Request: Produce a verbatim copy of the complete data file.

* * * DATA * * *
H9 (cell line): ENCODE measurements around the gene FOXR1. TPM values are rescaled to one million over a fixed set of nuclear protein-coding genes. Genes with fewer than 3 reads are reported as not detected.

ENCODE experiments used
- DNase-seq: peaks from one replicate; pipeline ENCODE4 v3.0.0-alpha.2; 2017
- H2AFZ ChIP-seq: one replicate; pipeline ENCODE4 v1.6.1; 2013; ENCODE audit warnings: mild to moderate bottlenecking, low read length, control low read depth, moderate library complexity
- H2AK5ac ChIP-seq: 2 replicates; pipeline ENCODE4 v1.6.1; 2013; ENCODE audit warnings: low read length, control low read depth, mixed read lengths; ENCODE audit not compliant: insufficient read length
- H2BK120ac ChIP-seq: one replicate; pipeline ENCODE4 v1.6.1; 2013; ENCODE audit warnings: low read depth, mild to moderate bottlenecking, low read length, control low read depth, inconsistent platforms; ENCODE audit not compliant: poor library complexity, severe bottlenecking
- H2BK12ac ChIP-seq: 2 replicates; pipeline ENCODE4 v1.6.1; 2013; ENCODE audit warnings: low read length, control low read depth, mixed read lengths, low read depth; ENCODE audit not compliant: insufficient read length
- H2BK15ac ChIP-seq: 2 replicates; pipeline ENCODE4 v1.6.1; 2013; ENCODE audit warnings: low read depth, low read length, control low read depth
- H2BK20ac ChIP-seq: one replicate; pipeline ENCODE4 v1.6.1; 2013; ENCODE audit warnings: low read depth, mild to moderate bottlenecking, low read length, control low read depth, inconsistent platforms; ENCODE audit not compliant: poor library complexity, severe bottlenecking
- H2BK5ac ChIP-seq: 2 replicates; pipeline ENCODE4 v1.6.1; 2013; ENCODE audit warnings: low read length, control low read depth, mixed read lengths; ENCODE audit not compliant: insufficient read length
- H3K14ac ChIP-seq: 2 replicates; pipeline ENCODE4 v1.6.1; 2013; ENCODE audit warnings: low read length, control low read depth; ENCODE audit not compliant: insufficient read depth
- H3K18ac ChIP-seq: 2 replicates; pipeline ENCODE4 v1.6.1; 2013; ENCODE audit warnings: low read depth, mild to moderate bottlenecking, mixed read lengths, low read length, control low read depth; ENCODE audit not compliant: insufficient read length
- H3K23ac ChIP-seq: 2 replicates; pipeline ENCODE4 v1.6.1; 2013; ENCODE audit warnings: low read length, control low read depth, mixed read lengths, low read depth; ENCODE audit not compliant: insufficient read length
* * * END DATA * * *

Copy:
H9 (cell line): ENCODE measurements around the gene FOXR1. TPM values are rescaled to one million over a fixed set of nuclear protein-coding genes. Genes with fewer than 3 reads are reported as not detected.

ENCODE experiments used
- DNase-seq: peaks from one replicate; pipeline ENCODE4 v3.0.0-alpha.2; 2017
- H2AFZ ChIP-seq: one replicate; pipeline ENCODE4 v1.6.1; 2013; ENCODE audit warnings: mild to moderate bottlenecking, low read length, control low read depth, moderate library complexity
- H2AK5ac ChIP-seq: 2 replicates; pipeline ENCODE4 v1.6.1; 2013; ENCODE audit warnings: low read length, control low read depth, mixed read lengths; ENCODE audit not compliant: insufficient read length
- H2BK120ac ChIP-seq: one replicate; pipeline ENCODE4 v1.6.1; 2013; ENCODE audit warnings: low read depth, mild to moderate bottlenecking, low read length, control low read depth, inconsistent platforms; ENCODE audit not compliant: poor library complexity, severe bottlenecking
- H2BK12ac ChIP-seq: 2 replicates; pipeline ENCODE4 v1.6.1; 2013; ENCODE audit warnings: low read length, control low read depth, mixed read lengths, low read depth; ENCODE audit not compliant: insufficient read length
- H2BK15ac ChIP-seq: 2 replicates; pipeline ENCODE4 v1.6.1; 2013; ENCODE audit warnings: low read depth, low read length, control low read depth
- H2BK20ac ChIP-seq: one replicate; pipeline ENCODE4 v1.6.1; 2013; ENCODE audit warnings: low read depth, mild to moderate bottlenecking, low read length, control low read depth, inconsistent platforms; ENCODE audit not compliant: poor library complexity, severe bottlenecking
- H2BK5ac ChIP-seq: 2 replicates; pipeline ENCODE4 v1.6.1; 2013; ENCODE audit warnings: low read length, control low read depth, mixed read lengths; ENCODE audit not compliant: insufficient read length
- H3K14ac ChIP-seq: 2 replicates; pipeline ENCODE4 v1.6.1; 2013; ENCODE audit warnings: low read length, control low read depth; ENCODE audit not compliant: insufficient read depth
- H3K18ac ChIP-seq: 2 replicates; pipeline ENCODE4 v1.6.1; 2013; ENCODE audit warnings: low read depth, mild to moderate bottlenecking, mixed read lengths, low read length, control low read depth; ENCODE audit not compliant: insufficient read length
- H3K23ac ChIP-seq: 2 replicates; pipeline ENCODE4 v1.6.1; 2013; ENCODE audit warnings: low read length, control low read depth, mixed read lengths, low read depth; ENCODE audit not compliant: insufficient read length